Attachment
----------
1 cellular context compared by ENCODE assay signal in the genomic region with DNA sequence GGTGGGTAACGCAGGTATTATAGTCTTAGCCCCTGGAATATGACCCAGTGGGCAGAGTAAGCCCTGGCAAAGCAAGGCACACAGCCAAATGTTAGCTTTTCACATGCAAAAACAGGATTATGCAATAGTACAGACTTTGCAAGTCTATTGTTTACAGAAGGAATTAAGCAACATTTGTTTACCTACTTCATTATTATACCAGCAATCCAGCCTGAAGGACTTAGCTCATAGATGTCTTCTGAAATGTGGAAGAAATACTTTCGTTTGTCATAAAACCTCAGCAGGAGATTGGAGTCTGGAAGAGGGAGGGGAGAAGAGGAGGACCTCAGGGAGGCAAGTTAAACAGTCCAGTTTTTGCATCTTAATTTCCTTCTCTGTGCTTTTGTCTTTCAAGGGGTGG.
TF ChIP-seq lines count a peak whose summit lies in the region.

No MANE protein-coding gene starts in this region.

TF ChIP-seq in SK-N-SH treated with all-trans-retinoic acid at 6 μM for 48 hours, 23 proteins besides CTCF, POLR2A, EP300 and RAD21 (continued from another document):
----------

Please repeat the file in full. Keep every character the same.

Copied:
1 cellular context compared by ENCODE assay signal in the genomic region with DNA sequence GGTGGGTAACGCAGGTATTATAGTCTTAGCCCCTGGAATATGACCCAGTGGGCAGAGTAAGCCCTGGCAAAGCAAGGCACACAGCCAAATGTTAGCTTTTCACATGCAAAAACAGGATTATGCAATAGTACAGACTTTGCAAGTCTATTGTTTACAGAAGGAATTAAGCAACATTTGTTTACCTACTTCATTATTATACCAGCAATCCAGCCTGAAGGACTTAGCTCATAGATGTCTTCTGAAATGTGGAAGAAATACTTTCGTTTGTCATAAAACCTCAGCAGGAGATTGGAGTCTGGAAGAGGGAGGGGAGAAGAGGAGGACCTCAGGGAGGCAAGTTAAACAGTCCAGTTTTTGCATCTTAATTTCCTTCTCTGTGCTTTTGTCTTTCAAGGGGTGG.
TF ChIP-seq lines count a peak whose summit lies in the region.

No MANE protein-coding gene starts in this region.

TF ChIP-seq in SK-N-SH treated with all-trans-retinoic acid at 6 μM for 48 hours, 23 proteins besides CTCF, POLR2A, EP300 and RAD21 (continued from another document):